For the Pittsburgh Penguins, revenue sharing has to be one of the more interesting aspects of the current NHL labor talks.
As reported today by the Pittsburgh Tribune-Review’s Rob Rossi, there will be expanded revenue sharing in the new collective bargaining agreement, whenever it gets ratified. Led by experience sports labor negotiator Donald Fehr, the NHL Players’ Association proposed an extensive form of welfare that would ostensibly support the financially-struggling franchises at the expense of the teams raking in cash.
For their part, the NHL owners are pushing for a bigger slice of “hockey-related revenue” than the 43 percent they collectively receive under the CBA that expires Sept. 15. With the NHLPA’s focus on inter-franchise sharing, it looked as if it attempted to create a rift between the money-printing clubs and the ones bleeding red ink.
It wasn’t too long ago that the Penguins would’ve been one of the main beneficiaries of redistributing wealth from the rich to the poor. Of course, that isn’t remotely the case now, as the Penguins are one of the NHL’s premier franchises, boasting a roster peppered with stars, a new building and impressive local TV ratings and home-game attendance.
But the team’s quick turnaround has me wondering what Penguins co-owners Mario Lemieux and Ron Burkle, along with the rest of the higher-ups, think about the situation. Is there any empathy for the clubs at the bottom of the barrel since they were there not too long ago?
Anyone associated with an NHL team is prohibited from speaking about the labor negotiations and the potential for a lockout, but I’ve got to figure there’s some emotion involved in the Penguins’ internal discussions. How could there not be when you’ve risen from the lower class so quickly?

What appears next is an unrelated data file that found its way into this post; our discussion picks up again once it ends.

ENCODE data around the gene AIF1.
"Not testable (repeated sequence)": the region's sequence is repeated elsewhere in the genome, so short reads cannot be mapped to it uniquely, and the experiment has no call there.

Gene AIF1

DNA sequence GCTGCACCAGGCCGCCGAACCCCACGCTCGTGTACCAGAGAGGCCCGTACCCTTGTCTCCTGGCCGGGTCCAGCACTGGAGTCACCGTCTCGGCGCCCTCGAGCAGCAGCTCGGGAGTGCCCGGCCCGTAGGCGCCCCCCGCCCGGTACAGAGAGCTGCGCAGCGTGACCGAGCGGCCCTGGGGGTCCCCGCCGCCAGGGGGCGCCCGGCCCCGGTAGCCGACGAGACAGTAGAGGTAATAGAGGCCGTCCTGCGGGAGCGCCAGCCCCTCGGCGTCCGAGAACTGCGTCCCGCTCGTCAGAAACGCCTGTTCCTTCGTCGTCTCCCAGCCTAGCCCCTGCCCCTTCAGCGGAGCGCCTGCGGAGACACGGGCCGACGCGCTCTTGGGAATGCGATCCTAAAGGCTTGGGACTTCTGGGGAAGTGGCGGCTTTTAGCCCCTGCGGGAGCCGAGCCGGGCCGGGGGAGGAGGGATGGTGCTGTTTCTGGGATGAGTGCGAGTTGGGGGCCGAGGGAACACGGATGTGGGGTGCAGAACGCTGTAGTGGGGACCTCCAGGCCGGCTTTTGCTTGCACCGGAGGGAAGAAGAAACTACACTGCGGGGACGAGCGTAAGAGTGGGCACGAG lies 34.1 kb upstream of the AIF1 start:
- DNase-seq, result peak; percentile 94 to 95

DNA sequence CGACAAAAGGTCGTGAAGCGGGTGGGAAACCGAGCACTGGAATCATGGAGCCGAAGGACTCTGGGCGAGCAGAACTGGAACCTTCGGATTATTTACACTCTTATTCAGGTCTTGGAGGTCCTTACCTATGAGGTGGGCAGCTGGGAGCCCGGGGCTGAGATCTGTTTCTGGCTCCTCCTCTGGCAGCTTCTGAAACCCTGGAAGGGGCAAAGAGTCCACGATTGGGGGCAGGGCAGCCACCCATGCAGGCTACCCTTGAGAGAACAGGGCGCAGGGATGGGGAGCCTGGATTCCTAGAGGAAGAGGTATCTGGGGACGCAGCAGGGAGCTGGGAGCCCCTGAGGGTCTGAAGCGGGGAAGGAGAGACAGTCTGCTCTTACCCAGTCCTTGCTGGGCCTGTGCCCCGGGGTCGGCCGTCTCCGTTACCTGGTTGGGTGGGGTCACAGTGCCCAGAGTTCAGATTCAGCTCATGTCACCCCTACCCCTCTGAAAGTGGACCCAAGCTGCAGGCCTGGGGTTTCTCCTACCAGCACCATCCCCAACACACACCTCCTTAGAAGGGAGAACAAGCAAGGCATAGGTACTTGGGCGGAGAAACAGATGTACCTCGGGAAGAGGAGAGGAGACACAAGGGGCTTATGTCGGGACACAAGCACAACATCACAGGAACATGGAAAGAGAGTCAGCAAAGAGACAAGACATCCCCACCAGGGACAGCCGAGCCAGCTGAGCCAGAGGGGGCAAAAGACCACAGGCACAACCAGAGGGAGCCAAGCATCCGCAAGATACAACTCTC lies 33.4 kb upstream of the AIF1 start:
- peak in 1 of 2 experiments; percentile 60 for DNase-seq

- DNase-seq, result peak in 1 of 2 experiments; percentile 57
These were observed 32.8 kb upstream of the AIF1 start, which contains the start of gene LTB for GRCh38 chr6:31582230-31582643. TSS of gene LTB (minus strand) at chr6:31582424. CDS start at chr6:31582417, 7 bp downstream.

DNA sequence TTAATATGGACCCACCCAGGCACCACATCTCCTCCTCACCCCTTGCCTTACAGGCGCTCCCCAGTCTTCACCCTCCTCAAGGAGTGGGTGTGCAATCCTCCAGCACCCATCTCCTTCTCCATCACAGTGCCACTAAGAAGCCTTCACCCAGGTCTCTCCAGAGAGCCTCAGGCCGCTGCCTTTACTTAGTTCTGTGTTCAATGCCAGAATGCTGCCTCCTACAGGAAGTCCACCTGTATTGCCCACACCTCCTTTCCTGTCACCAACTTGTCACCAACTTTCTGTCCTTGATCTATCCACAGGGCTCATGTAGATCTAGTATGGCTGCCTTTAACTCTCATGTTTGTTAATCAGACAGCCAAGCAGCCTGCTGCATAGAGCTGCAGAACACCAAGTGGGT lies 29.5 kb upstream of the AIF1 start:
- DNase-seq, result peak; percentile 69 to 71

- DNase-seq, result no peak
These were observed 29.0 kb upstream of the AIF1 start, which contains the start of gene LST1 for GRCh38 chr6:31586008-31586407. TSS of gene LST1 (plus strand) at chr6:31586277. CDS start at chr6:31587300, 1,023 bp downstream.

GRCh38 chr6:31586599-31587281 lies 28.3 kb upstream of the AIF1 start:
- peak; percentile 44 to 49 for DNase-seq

Another factor is the Penguins’ level of indebtedness to Gary Bettman. The NHL’s longtime commissioner stood by the team’s ownership group time and again as it attempted to secure funding for the construction of CONSOL Energy Center. Even with Sidney Crosby and Evgeni Malkin helping hockey make a huge leap in local popularity, the Penguins would’ve left Pittsburgh without finding a replacement for Mellon Arena.
As you would imagine, Bettman has maintained a strong public presence regarding the owners’ supposed solidarity. As the mouthpiece of the NHL Board of Governors, his goal is to keep the owners consolidated behind the league’s “need” to claim more revenue before it’s made available to the players.
Bettman has gone as far as labeling the NHLPA’s focus on revenue sharing among the 30 teams as a “distraction.” If the Penguins’ advocate from recent years is hammering home that line of reasoning, how can the front office disagree?
How the Penguins feel about the negotiations may never come to light, especially if the players lose their current fortitude and the owners stay together. However, if the league’s less successful teams start to see merit behind the players’ plan, class warfare could become a reality in the NHL society.
As detailed above, the Penguins could fall on either side of that debate, even if they are part of the NHL’s elite for the foreseeable future.